CA Manish J. Sheth

CA Manish J ShethThe caption heading of section 41(1) is ‘Profits Chargeable to tax’. The section falls under Chapter IV –Computation of Income from Business or Profession.

In business there are circumstances where a person might have incurred a liability but later on he need not have to pay it for one or other reason. The Income Tax Act brings to tax such liabilities which are no more payable.

The section brings in to its ambit benefit in cash or in kind obtained by a person by remission or cessation of liability. The only condition is that the person must have obtained a deduction or allowance in his computation of income for the said liability in any previous years.

To tabulate the same one needs to consider the following mandatory points:

  1. There has to be a remission or cessation of a liability or
  2. There has to be recovery of any loss or
  3. There has to be recovery of any expenditure
  4. The liability must be a trading liability and not on capital account
  5. The person is allowed deduction or allowance for the same in any previous year

Many a times a liability is written back in books of accounts for some or other reasons for which a person might not have claimed any deduction from income in previous years in such cases income tax department take recourse to section 28(iv) which brings to tax the value of any benefit or perquisite, whether convertible into money or not, arising from business or profession.

So the income tax department takes recourse to two sections to bring to tax any loss, expenditure or liability which might have been waived or not payable or obtained.

Please note that a person may write back liability in his books of accounts unilaterally, i.e. without consent of the payee or many a times a liability remains in existence continuously over reasonably long time and the payee does not write it back in his books of accounts then also section 41(1) comes in to operation and benefit is brought back to taxation by income tax department.

Given below are some case studies which will clarify how the modalities of these two sections operate in real life situations:

Case Study 1:-

A person has some liability towards acquisition of fixed assets and due to some reason the same is not payable in full or in part at a later date.

In such cases though the person has gained an advantage by not paying the liability, the second test which is regarding claim or any allowance or deduction is not satisfied. The acquisition of fixed asset is never allowed as a deduction. Hence the amount written back cannot be brought to tax. Secondly it also cannot be brought to tax u/s 28(iv) because 28(iv) refers to benefit in kind and not in cash. [Solid Containers Ltd. 308 ITR 407 (BOM)]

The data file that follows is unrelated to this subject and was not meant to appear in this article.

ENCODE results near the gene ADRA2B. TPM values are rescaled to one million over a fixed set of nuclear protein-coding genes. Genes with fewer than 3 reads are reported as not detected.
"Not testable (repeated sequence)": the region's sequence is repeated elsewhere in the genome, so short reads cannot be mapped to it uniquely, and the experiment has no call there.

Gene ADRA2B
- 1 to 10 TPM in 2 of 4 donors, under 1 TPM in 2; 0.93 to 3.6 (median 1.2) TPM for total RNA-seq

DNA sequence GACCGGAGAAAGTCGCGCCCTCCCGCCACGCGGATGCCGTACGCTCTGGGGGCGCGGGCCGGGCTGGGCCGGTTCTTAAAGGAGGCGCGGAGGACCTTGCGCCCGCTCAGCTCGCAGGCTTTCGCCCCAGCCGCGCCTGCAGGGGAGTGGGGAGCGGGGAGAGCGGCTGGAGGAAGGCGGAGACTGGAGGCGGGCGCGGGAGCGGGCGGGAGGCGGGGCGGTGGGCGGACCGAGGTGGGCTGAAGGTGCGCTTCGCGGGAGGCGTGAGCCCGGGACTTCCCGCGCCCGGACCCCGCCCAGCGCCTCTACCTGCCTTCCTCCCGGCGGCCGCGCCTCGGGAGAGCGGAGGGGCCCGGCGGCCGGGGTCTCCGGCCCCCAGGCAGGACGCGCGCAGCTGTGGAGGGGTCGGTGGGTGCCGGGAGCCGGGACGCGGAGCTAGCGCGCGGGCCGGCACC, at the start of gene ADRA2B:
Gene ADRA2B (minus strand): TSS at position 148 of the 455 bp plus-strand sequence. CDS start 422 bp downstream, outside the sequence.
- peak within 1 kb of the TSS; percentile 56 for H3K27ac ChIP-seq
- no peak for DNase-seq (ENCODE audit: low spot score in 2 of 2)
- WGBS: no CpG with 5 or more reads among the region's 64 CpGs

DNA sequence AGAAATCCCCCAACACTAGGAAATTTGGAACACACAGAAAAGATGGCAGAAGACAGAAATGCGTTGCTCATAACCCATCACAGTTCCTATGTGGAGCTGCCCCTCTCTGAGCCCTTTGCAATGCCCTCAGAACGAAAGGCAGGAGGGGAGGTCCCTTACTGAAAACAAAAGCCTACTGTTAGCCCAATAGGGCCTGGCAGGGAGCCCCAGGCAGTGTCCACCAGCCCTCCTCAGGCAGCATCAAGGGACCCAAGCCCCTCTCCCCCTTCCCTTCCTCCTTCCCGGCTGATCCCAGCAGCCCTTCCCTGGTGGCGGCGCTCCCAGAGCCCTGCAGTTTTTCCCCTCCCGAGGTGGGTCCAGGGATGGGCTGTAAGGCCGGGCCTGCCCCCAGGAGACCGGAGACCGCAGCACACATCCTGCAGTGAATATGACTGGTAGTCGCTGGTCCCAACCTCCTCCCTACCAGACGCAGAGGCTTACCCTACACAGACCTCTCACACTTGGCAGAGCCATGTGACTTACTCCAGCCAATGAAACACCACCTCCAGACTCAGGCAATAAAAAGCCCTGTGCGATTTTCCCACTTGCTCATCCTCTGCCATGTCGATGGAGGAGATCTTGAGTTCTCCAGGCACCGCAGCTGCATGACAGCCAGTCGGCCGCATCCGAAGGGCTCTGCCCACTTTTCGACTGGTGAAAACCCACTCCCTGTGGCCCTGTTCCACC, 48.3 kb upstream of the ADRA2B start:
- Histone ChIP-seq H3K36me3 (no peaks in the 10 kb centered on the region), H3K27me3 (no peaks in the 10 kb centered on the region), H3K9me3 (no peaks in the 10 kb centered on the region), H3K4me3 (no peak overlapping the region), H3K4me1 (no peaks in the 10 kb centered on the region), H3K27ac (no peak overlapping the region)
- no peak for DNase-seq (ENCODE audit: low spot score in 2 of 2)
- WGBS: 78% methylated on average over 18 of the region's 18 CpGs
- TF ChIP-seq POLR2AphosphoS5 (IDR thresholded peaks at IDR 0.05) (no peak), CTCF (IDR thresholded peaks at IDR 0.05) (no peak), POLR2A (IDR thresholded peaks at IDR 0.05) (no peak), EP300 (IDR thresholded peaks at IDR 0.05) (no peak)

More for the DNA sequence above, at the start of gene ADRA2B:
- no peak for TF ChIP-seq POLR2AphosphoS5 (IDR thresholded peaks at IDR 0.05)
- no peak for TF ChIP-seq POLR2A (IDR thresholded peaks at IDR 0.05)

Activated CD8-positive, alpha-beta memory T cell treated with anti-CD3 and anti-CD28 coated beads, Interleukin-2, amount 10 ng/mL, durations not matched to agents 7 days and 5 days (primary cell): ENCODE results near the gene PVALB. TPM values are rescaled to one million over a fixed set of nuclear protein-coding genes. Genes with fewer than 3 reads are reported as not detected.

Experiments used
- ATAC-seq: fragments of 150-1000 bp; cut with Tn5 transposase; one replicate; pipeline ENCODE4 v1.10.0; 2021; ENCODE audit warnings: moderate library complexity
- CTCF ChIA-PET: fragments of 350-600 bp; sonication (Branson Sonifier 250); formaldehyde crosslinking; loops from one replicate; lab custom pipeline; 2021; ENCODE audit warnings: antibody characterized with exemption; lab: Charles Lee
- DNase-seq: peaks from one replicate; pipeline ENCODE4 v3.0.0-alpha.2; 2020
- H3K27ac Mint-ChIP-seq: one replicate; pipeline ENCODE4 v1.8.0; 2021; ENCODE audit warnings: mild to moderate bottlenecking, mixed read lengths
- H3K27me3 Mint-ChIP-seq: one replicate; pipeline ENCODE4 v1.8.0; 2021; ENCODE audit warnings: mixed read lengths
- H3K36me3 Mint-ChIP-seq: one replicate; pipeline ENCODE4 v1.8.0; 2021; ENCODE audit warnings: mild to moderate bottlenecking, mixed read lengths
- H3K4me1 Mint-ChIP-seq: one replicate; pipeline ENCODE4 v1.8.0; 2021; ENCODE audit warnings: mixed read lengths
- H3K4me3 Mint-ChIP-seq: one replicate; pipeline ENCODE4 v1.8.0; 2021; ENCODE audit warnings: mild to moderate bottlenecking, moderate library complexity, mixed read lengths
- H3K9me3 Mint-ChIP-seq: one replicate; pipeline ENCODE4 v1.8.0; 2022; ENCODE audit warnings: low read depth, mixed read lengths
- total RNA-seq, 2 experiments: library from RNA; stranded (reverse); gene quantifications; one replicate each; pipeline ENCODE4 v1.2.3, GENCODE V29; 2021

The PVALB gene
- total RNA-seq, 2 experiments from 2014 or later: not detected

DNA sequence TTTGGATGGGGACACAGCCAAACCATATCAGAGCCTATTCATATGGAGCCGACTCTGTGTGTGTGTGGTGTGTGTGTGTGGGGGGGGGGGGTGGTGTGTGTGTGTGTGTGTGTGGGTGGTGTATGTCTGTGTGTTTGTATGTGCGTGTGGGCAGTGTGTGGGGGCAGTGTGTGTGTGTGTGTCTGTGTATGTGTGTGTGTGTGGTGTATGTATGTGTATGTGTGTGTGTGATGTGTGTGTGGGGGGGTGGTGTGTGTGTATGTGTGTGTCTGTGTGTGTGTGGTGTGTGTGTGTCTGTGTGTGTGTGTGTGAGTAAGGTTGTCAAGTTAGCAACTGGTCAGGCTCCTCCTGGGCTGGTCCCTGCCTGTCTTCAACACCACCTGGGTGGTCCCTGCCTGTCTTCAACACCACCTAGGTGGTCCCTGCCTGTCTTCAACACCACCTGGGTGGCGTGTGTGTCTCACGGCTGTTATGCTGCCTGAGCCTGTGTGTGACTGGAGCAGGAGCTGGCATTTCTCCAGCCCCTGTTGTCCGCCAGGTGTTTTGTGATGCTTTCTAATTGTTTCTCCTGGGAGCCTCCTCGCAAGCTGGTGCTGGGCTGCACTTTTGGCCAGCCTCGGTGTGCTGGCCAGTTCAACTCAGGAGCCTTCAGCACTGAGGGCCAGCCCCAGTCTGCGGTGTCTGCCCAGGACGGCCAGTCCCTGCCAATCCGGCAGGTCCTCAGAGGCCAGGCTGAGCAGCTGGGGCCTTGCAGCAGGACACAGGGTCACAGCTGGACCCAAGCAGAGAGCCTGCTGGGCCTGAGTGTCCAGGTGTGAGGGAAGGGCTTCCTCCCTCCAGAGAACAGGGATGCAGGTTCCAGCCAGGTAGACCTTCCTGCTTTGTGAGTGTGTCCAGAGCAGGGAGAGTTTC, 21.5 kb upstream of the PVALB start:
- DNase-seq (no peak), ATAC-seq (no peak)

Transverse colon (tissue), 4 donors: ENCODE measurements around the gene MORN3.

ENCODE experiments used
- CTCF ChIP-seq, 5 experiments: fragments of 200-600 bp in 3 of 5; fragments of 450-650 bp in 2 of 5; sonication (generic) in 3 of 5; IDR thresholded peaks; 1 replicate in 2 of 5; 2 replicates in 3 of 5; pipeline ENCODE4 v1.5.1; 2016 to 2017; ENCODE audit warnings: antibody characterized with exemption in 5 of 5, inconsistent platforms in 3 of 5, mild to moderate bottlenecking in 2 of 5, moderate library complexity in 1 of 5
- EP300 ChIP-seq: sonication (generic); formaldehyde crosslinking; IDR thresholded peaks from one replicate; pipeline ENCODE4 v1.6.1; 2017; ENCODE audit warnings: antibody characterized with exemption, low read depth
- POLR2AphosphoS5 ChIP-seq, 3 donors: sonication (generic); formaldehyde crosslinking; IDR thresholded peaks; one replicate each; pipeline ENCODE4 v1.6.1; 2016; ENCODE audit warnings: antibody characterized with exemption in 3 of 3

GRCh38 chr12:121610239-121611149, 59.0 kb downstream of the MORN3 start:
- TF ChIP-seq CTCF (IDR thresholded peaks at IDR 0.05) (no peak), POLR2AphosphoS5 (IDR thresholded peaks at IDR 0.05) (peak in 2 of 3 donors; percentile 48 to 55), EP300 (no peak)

Someone may ask a question as to the depreciation claimed on such fixed assets in the past years. As per my point of view, the allowance of deprecation in previous years cannot be brought to tax because cessation of liability only pertains to the principal amount of fixed assets and not the depreciation on it. These two are different and have independent accounting and tax treatment. But the Hyderabad ITAT in the matter of Binjrajka Steel Tubes Ltd. v. ACIT 130 ITD 46 has taken a different view and observed that the assessee has obtained benefit of tax to the extent of depreciation allowance and brought such depreciation to tax.

Case Study 2:-

An assessee has borrowed a loan for purchasing a fixed asset and later on loan is waived or not paid.

Such cases are also not covered u/s 41(1) because though there is remission or cessation of a liability, a person has not claimed any deduction for the same in income tax in past. Hence section 41(1) is not applicable.

Case Study 3:-

An assessee gets waiver of Working Capital loan.

Waiver of working capital loan falls in the trap of section 41(1) and the waived amount is brought to tax. During the year 2004-05 till 2006-07 there were many such instances of loan waiver. The lender financial institutions and banks were asking their defaulting borrowers to accept OTS (one time settlement scheme) to recover its dues. The borrowers were offered reduction in principal payment, reduction in interest and complete waiver of penalty and interest.

In case the reduction is of term loan then section 41(1) does not apply as said earlier. However if the interest on term loan is reduced or waived then to that extend it is taxable. [Refer Mahindra and Mahindra Ltd 261 ITR 501 (BOM)]

In case reduction or waiver is of working capital loan then the whole amount waived is brought to tax. Reason being, in Cash Credit and debtors credit limits the interest is accumulated with the loan amount every quarter and is not separable from original credit limits.

Case Study 4:-

Liability outstanding for a very long period of time and not written back in account.

Many a times, there are instances where the person has standing liability in his books of accounts year after year. The person neither receives any payment against it nor writes it back in books of accounts. In such a situation, the Assessing officer takes the stand that the liability which is outstanding for a very long period ceases to be in existence either because the creditor is not demanding it or by operation of law it becomes barred by time. There are contradictory judgements of different courts, some in favour of the assessee and few against.